Prejudice against Promiscuous Women

Theories of why female sexuality is suppressed frequently divide into categories in which women’s sexuality is controlled almost exclusively by one sex or the other (for a discussion see Blake et al., 2018; Muggleton et al., 2019; Rudman et al., 2013). Indeed, we find that men dehumanize women more strongly than women do overall, providing some support for predictions grounded in patriarchal or paternity certainty theories that predict men are more negative towards female sexuality in general (Smuts, 1995; Travis & White, 2000; also see Rudman et al., 2013). However, we also find that both men and women are similarly more willing to dehumanize women who engage in more sexual jobs or hobbies. This finding suggests that both men and women hold strong prejudice against women who they know are having sex, providing mixed support for both male and female control predictions. Past work has shown that variation in men and women’s negativity towards promiscuity and infidelity may depend on environmental conditions like economic equality (Price et al., 2014) and paternal investment (Scelza et al., 2019). Thus, the dichotomy between male and female control theories may over-simplify the complexity of female suppression, as both men and women may have reasons to restrict women’s sexual opportunities depending on their environmental circumstances.

The knowledge that exploited women are restricted, or sometimes completely inhibited, from their ability to make their own decisions may influence the stronger dehumanizing perceptions we find people make towards these women. Research shows that individuals perceived as less able to make decisions are attributed less mental capacity (K. Gray & Wegner, 2009; Loughnan et al., 2013) and subjected to forms of dehumanization that involve comparisons with animals (Morris et al., 2018). People are also shown to be more likely to endorse help for these dehumanized individuals that they oppose for themselves (Schroeder et al., 2017), a possible source for the common disconnect between female sex workers and government policy. That the difference in dehumanization between women in exploited and autonomous positions was relatively small may reflect the duality between perceptions that sex workers are both offenders and victims (Sanders & Brents, 2017). Nonetheless, our results indicate that the knowledge that women are in exploited positions increases the amount that they are dehumanized, and this may be an important source of dehumanization if female sex work is stereotypically viewed as exploitative (Cusick, 2006; Vanwesenbeeck, 2001).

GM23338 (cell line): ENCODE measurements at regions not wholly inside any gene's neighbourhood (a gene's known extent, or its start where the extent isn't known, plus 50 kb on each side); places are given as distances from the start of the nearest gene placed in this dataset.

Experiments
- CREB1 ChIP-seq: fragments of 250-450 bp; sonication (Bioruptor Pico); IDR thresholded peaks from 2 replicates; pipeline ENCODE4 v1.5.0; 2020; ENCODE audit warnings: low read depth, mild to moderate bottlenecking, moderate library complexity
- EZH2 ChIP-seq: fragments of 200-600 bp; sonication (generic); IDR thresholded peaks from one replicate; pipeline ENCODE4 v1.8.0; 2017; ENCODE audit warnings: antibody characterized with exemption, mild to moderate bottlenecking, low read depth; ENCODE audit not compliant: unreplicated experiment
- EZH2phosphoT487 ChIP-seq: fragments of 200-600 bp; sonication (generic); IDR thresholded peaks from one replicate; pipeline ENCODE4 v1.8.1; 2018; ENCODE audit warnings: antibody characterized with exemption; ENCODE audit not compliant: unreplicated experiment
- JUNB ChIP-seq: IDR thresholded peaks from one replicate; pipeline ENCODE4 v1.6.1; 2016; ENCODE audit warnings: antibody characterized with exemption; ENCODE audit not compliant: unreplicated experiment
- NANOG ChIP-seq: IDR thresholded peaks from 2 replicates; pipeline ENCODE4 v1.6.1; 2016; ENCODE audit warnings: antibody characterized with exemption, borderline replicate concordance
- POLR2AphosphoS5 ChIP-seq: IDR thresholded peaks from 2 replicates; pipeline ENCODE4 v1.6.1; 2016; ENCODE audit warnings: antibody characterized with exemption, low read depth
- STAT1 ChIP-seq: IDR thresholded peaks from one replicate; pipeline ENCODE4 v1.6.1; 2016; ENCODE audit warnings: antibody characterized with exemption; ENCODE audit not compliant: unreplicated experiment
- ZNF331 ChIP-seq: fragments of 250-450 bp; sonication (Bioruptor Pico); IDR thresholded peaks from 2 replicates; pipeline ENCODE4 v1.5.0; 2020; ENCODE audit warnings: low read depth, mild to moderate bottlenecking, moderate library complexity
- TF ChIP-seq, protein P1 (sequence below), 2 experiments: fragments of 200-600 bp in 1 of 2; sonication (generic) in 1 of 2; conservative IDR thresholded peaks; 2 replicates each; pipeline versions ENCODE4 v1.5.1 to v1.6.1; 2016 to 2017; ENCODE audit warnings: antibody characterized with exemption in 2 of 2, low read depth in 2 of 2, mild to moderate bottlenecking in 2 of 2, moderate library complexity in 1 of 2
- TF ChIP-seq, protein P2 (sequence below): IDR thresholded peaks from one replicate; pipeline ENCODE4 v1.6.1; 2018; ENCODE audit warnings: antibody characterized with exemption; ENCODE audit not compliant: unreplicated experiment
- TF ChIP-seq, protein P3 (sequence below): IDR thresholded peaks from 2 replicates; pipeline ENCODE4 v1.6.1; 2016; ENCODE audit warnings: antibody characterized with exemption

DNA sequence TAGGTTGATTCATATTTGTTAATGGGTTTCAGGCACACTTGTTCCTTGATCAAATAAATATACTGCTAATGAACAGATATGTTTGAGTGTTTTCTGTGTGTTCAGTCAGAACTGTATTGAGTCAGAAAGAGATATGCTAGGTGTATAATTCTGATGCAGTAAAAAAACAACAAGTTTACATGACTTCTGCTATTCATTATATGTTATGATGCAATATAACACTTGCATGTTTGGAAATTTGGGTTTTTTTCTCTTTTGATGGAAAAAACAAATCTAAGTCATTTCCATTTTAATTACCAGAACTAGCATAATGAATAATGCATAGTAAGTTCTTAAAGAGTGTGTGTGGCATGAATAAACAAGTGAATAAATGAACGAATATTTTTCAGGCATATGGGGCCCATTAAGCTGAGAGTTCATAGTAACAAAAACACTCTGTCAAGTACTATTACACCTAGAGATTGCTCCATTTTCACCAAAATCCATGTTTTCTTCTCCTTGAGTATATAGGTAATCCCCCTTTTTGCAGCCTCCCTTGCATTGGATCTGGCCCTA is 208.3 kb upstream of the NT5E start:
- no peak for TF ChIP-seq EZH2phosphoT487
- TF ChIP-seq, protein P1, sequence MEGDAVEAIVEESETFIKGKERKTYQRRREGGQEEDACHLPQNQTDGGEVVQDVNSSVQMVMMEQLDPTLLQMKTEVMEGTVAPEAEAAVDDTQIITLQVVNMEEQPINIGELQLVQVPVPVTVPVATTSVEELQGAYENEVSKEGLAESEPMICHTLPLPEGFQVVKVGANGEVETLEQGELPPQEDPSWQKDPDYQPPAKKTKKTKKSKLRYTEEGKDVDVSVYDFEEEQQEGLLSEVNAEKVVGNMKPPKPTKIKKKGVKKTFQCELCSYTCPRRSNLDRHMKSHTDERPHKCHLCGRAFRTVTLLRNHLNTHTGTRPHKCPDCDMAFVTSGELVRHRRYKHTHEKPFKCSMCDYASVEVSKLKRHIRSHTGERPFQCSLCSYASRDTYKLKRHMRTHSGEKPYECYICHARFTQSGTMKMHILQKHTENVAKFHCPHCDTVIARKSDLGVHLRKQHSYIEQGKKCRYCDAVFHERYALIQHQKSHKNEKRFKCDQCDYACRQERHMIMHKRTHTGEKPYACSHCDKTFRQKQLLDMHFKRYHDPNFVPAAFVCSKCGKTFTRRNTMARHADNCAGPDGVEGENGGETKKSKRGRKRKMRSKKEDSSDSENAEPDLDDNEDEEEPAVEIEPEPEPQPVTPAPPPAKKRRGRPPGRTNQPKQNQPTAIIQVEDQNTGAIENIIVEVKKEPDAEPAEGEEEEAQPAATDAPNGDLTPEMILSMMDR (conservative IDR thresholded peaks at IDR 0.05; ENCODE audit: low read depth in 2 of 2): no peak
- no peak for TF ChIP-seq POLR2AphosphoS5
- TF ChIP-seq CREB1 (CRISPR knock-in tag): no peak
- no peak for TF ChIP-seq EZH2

Our results add to existing research on why men and women may dehumanize some women more than others. Previous research on dehumanizing perceptions of sexualized women showed that women’s dehumanization is due to a desire for distance from a subgroup of women that promotes an oppressive culture (Puvia & Vaes, 2015; Vaes et al., 2011), whereas men’s dehumanization is due to activated sexual goals (Vaes et al., 2011). Our findings suggest that negative attitudes towards women they know or infer to have casual sex can also drive both men and women to dehumanize women. In addition, we find some evidence that an individual’s sociosexual orientation can affect the extent that they dehumanize women due to women’s sexual behaviors. Men and women with more restricted sexual lifestyles and long-term relationship preferences are found to support sexually restrictive social institutions and political policies (Pinsof & Haselton, 2016, 2017; Weeden et al., 2008; Weeden & Kurzban, 2013, 2014). Our results suggest these individuals may also be more likely to hold dehumanizing prejudice towards female sex workers or sexually active women as well.

Although our study finds that the amount a fictional woman is dehumanized can be influenced by perceptions of her sexual activity and exploitation, our results do not predict how viewing sexually active and exploited women as ‘less human’ might influence behaviours toward such women in the real world. Our results are similarly not definitive about what motivates these dehumanizing reactions towards women. Participants may have viewed women in our vignettes as less human in an effort to distance themselves from a disliked subgroup (e.g., Vaes et al., 2011), because they desire social structures that control women’s sexual behaviour (e.g., Smuts, 1995), because they use dehumanization to emotionally cope with knowing the physical and emotional risks of exploitative conditions (e.g., Cameron et al., 2016), or because their experiences and personal upbringing has shaped their views (e.g., Čehajić et al., 2009). These differences in motivation to dehumanize women may further clarify why the perceptions of each woman still varied so much, even when belonging to the same experimental condition. Future research can refine our knowledge of why women are dehumanized, and when these motivations can lead to changes in people’s behaviour towards women.